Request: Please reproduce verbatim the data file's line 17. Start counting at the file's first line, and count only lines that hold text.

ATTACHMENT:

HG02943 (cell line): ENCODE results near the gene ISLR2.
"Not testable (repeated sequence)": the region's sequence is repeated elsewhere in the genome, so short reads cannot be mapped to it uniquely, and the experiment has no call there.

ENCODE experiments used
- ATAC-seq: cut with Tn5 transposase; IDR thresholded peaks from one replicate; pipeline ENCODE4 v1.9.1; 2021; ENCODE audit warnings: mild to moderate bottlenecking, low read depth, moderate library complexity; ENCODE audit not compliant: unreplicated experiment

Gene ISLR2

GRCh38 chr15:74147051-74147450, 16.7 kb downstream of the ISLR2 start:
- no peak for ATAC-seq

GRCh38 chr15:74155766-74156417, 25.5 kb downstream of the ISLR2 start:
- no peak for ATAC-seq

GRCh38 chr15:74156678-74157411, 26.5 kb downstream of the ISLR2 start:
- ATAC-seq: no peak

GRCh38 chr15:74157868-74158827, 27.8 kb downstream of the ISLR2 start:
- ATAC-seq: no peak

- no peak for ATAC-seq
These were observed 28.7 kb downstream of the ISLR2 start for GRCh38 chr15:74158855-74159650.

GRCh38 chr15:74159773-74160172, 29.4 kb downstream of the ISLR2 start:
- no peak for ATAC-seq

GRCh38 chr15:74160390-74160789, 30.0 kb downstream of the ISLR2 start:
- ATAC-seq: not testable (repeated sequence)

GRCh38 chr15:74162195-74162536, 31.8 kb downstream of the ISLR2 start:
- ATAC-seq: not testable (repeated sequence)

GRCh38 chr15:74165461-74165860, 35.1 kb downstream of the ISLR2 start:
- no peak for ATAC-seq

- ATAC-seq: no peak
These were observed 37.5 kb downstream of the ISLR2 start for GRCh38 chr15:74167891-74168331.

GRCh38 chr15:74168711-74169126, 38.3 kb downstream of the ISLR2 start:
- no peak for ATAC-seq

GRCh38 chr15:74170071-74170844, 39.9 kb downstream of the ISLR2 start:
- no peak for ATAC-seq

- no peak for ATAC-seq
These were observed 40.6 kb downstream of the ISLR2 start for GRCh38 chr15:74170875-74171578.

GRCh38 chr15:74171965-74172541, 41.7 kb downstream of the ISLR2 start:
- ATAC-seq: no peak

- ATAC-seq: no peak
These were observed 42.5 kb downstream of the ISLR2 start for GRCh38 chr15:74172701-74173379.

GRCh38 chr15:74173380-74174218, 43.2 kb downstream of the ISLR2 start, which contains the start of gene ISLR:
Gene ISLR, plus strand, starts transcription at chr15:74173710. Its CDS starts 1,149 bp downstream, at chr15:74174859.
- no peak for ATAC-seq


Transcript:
- no peak for ATAC-seq